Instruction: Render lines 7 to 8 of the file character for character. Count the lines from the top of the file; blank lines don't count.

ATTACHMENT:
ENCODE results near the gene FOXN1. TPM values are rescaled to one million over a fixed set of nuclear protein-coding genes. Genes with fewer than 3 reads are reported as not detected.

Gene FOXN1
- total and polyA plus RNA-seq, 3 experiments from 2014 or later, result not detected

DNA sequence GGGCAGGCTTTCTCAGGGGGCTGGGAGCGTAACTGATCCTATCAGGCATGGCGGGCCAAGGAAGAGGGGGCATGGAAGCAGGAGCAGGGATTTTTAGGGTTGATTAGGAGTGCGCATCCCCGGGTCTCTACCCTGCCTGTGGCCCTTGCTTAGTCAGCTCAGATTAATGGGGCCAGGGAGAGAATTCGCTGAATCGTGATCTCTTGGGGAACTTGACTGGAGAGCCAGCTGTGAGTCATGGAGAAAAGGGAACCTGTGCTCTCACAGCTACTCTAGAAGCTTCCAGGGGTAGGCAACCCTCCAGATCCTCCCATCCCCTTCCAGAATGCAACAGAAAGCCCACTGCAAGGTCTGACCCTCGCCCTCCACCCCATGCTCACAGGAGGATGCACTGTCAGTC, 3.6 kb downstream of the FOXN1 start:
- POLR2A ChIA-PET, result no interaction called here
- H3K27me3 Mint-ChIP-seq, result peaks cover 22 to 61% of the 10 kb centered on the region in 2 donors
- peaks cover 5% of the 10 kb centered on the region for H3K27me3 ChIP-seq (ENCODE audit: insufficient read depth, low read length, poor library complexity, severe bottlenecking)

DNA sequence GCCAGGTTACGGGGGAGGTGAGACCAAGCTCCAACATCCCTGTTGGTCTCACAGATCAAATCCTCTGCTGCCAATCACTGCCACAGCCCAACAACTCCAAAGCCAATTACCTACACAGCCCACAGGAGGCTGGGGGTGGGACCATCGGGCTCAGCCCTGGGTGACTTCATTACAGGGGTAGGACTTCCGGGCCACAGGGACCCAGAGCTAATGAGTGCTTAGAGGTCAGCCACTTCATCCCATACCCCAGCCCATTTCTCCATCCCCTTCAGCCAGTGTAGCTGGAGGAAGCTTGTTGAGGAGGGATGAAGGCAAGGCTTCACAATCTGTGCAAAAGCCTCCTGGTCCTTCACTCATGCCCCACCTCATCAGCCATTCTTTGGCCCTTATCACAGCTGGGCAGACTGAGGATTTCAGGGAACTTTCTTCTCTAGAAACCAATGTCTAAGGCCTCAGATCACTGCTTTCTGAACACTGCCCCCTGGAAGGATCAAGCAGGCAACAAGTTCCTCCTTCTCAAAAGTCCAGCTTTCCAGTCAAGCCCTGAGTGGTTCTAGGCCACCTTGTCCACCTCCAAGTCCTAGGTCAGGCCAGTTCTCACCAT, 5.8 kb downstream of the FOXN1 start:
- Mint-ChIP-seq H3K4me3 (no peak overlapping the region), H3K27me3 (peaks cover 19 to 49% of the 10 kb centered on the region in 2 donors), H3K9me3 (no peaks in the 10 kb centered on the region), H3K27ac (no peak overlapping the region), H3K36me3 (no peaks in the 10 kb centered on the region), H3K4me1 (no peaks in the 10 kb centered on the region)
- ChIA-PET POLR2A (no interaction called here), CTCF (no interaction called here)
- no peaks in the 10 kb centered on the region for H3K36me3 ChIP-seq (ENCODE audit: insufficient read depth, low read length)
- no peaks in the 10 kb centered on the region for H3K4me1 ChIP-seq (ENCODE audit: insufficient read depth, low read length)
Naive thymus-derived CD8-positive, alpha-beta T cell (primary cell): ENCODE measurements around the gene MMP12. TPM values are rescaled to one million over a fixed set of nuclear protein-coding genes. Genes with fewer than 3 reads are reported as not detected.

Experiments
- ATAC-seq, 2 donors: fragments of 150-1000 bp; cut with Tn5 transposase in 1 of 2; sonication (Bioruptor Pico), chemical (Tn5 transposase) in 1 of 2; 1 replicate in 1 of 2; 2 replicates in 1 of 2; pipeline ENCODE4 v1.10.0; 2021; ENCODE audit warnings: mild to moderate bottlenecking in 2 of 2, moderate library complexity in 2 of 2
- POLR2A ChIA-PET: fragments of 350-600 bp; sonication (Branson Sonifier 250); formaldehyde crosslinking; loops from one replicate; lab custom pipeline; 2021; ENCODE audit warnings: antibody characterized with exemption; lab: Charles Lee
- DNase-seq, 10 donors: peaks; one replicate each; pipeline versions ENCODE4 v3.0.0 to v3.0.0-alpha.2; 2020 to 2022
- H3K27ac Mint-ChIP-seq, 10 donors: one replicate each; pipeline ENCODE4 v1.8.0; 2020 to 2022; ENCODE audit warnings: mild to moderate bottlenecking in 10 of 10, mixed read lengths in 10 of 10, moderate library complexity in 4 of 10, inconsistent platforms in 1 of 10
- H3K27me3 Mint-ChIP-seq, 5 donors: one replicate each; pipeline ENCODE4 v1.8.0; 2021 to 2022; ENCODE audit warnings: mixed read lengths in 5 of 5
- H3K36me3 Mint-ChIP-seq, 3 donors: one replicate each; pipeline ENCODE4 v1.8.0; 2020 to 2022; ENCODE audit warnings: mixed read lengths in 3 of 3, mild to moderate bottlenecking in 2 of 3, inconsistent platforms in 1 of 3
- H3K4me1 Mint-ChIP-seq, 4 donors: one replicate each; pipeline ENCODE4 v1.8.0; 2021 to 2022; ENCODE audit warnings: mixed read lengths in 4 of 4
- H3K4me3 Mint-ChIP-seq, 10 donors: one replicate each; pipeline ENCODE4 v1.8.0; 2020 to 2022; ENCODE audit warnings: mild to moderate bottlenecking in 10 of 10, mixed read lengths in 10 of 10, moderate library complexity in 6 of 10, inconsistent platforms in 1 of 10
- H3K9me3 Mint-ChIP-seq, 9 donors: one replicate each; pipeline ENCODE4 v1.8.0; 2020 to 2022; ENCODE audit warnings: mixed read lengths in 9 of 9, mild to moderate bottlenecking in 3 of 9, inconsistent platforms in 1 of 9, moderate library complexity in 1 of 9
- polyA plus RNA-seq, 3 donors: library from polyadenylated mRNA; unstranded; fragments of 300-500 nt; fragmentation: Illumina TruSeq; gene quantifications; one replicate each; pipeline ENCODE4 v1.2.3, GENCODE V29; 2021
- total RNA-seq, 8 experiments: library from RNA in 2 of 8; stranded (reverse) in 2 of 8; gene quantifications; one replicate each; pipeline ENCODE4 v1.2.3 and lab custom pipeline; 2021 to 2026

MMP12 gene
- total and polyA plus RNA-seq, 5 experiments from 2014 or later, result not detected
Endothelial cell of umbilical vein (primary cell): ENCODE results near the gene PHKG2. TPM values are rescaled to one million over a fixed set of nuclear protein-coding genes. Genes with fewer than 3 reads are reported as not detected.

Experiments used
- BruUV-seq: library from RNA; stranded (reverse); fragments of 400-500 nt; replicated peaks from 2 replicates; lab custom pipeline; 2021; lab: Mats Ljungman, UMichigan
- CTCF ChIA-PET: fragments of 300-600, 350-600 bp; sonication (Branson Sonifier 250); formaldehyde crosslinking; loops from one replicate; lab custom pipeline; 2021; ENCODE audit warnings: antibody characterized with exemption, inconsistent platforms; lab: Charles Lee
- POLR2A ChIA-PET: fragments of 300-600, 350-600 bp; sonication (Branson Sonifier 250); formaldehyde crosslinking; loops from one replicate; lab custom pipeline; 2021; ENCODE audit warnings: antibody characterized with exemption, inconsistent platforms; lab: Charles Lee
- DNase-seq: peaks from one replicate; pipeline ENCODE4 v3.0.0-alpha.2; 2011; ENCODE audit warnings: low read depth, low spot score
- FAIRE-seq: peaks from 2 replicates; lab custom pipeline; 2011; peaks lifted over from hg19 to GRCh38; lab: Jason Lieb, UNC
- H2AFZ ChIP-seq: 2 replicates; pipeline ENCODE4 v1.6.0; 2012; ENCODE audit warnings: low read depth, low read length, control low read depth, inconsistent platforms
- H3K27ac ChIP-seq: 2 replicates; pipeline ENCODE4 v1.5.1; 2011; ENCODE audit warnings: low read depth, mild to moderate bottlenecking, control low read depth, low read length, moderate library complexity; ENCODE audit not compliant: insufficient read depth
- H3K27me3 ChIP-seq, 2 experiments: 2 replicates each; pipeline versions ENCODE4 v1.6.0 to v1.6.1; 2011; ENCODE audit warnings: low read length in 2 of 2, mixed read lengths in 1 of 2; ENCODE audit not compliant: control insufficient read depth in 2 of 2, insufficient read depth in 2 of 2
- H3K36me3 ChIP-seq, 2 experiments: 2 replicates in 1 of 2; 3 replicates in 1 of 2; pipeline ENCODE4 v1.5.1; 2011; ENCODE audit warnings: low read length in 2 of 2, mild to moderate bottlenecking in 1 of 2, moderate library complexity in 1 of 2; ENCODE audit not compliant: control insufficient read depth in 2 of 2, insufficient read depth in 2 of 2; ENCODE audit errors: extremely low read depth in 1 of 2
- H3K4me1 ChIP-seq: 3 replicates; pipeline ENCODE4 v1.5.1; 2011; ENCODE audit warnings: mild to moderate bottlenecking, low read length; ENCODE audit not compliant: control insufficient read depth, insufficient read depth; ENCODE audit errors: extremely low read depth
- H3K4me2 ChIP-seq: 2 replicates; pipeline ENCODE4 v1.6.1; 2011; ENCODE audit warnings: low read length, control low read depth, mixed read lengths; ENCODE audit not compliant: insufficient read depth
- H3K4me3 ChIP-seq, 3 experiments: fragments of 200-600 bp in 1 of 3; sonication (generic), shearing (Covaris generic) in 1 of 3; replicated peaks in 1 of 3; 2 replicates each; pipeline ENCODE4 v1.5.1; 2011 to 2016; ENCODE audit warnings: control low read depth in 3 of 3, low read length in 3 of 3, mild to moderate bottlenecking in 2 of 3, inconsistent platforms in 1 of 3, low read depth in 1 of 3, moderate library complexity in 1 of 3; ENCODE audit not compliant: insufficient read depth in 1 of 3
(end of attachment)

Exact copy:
- peaks cover 5% of the 10 kb centered on the region for H3K27me3 ChIP-seq (ENCODE audit: insufficient read depth, low read length, poor library complexity, severe bottlenecking)

DNA sequence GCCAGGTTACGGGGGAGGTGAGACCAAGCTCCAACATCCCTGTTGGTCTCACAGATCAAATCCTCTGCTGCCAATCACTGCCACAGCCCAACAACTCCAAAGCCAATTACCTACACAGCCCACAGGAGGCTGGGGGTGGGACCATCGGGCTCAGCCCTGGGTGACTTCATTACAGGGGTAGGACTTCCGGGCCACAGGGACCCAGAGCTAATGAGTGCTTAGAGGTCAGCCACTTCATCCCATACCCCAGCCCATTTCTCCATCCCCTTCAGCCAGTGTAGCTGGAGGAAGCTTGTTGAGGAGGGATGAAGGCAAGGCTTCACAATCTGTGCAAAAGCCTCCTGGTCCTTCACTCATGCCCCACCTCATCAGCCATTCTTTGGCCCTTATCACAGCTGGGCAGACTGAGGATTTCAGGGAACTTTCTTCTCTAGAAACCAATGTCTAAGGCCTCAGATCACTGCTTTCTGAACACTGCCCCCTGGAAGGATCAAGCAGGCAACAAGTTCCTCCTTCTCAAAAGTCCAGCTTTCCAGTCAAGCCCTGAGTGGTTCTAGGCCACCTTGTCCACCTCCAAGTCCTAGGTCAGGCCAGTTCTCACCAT, 5.8 kb downstream of the FOXN1 start: